Tuesday, May 31, 2011
Sunday, May 29, 2011
Saturday, May 28, 2011
Friday, May 27, 2011
So Christy, you can't see this and say I don't take my kids to fun places, like this park with scenes of yummy Chicago being devoured by bizarro long-tongued red creatures and plastic dinosaurs.
Wait, I didn't take them here.
Still, they BEG me to take them to art museums. That's a lie, they don't.
Still. I definitely take them to fun places.
Like art museums.
This will forever be the Sears Tower in my mind, not the ridiculous "Willis" Tower. As my dear father-in-law would say, "Come on! Gimme a break!"
I considered calling this photo, "Eraserhead."
And some flags in the wind for you pleasure sans crazy-a$$ hair.
Thursday, May 26, 2011
I completely forgot about these photos from over a year ago, and when I went to the AIC this year, I took yet another set of photos of a woman in this same area.
Hmmmm......not only am I not original in my photos in the broader world, I'm not even original within my own photo sets. (I'll display those soon.)
Photo of my image reflected at the base of a (middle-sister) Lindholm vase. The solid glass of the base reflected a separate image from the hollow glass at its core.
I wasn't going for creepy. Creepiness goes out of her way to seek me out.
Wednesday, May 25, 2011
Tuesday, May 24, 2011
More reflections. These taken exactly a year ago today when I took the kids to the Hunter Museum of Art in Chattanooga. There is a fabulous piece of art that's essentially nothing more than a billion and six little mirrors. I'll be posting more in a day or two (and perhaps I've already posted some already).
I'll likely take this photo down. I like the idea of it but I just executed it poorly. Lots of clutter I didn't think about in the photo. I had the camera over my head so I just guessed what would be in the screen, so I suppose I'm lucky to have captured what I did. Still, luck don't make it good.
Monday, May 23, 2011
Sunday, May 22, 2011
Here below is my revised and sanitized discussion on the hearing impaired:
"If genetics are determinative, someday I’m going to lose my hearing. My attachment to Led Zeppelin and Radiohead will surely prove counterproductive in my future struggle to forestall the inevitable.
Saturday, May 21, 2011
Yet again we regrettably note that rabbits are inextricably associated with death--and death of a particularly gruesome and grim variety. Last summer I was minding my own business at the Montgomery Museum of Fine Art, thinking my typical cheerful and well-adjusted and positive and upbeat and encouraging and life-affirming thoughts when, tragically, I happened upon this bird-destroying (and presumably bird-devouring) work of art.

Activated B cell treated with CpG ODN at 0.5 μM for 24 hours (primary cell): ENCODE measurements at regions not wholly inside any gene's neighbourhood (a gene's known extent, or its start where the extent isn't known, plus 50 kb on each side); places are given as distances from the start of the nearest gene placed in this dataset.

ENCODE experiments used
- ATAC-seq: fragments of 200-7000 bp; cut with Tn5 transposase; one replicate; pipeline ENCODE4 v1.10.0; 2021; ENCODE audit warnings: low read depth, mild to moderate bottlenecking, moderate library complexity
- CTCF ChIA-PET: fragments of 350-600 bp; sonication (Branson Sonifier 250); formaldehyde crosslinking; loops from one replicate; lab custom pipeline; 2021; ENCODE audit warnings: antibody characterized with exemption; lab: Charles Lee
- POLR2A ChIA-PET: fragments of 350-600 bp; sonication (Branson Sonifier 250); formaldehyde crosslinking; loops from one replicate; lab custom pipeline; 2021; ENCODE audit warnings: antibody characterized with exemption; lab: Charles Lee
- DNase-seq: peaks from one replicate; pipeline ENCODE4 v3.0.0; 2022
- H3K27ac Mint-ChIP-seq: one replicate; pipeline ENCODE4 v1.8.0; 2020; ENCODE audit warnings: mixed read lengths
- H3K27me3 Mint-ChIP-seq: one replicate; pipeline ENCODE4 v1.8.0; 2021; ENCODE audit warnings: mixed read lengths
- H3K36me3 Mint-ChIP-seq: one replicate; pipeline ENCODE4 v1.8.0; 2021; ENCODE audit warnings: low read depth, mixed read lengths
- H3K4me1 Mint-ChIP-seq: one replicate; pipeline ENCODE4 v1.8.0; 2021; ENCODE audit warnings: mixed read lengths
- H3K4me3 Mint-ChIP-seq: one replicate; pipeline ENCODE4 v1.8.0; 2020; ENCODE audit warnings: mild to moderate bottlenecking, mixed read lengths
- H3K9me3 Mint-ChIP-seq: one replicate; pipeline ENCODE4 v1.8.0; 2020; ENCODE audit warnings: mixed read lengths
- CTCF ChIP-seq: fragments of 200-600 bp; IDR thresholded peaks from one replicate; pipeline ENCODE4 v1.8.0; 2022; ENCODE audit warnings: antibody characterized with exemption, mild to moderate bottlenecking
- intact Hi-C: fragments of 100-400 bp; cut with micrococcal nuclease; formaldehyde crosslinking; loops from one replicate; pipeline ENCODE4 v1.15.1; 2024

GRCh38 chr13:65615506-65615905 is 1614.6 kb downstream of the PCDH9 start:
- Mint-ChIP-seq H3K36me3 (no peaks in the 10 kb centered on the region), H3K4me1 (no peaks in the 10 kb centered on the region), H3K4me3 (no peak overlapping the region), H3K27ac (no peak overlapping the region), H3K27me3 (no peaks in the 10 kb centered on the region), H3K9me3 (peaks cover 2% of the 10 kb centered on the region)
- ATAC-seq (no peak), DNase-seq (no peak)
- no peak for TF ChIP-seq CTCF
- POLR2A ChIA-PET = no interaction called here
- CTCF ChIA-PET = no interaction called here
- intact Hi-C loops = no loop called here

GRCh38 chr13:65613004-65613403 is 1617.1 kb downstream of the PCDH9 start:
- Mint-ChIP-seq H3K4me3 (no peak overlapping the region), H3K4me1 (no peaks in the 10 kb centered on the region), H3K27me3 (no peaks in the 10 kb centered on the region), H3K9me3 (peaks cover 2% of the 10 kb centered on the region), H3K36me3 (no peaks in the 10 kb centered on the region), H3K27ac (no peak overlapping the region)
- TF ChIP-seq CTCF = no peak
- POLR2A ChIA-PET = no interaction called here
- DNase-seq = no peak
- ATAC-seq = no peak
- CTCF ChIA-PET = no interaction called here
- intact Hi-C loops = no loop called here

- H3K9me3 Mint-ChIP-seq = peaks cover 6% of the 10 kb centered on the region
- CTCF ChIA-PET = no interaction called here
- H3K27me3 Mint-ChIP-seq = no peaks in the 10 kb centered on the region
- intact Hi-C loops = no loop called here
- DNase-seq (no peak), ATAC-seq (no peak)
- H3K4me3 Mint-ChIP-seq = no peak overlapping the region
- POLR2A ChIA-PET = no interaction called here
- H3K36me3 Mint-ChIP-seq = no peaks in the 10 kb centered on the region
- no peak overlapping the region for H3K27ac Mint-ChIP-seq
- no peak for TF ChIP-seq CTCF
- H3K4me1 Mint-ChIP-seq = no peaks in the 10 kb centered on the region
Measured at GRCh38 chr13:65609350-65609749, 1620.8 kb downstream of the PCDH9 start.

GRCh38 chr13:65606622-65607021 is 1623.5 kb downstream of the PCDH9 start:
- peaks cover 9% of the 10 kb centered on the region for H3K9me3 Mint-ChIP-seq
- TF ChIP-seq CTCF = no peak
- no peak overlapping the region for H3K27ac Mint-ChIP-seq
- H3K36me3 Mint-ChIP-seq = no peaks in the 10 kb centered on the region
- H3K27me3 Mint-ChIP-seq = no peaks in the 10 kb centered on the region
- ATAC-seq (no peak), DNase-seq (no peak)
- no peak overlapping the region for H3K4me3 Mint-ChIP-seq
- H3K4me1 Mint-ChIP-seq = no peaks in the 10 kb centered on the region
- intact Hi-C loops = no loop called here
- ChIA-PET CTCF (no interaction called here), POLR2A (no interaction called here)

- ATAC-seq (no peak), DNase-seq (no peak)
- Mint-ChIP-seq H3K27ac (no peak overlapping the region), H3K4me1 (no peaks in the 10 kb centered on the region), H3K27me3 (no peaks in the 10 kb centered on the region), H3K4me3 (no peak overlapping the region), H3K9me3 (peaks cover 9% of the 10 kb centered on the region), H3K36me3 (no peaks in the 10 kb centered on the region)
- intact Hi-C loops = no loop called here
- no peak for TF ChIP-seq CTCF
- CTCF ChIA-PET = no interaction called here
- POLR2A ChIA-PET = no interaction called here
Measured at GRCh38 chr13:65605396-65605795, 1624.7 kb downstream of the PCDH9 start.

Prior to this experience, I had always considered rabbits as hapless victims of murder, as exemplified--if you recall--by my mother-in-law's cruelly realistic depiction of a rabbit in its last frightened moments, shivering in terror in a pool of its own blood.
Since that time, I've noted the theme of rabbit death in countless other works of art. Why are artists so cold-blooded, so fixated by poor Bunny's death?
I do not know the answer to this question, and this makes me sad in my heart.
But here at least, we see the rabbits are not taking their deaths lying down. They're fighting back. I was shocked by this particular rabbit's brazenness.
Artists, lock your doors at night. Because it starts with birds, but who knows who their next victim may be!
Thoughtful reader Andy D. reminds us that history is replete with examples of killer rabbits. You likely recall when President Carter was attacked by a trained bunny assassin. This photo of the event was released only after he scurried from office to take refuge in his rabbit-proof bunker.
And here is a rare film capture of one of our most notorious killers, a medieval rabbit of profound unholy intent.
Monday, May 02, 2011
Hank (AKA "Hank the Tank" and "Hank the Happy Dog") was the dog--more puppy than dog, really--of Andy D. and his wife Tracey. Hank has a special place in my heart not only because he was the sweetest, happiest, most loving, most rascally dog one could ever want, but also because he was the dog that taught my youngest daughter Nora that she need not be afraid of (all) dogs. Dogs can be good, and Hank the Tank was a terrific boy. When Andy D informed us the other day that because young Hank was suffering badly from cancer and slipping quickly and they had to let him pass, Nora was, along with one of her sisters and one of her fathers, simply torn up inside. So in honor of that lovable rascal Hank I decided to put together a little tribute to him with some happy (if also tender) music.
Nora told me that "Dad, I hope they get another dog as nice as Hank, but you can't replace Hank." She also told me that she loved Hank for four reasons.
1. He always remembered her and her sisters when they visited.
2. He was always happy.
3. He was always loving.
4. She taught him how to dance.
Admittedly, I have no idea what she means by this last point, but it's neither the time nor place to interrogate her. I'm sure she did teach him how to dance.
The last thing she said was, "Dad, I want to keep Hank in my heart."
Me too, honey. Me too.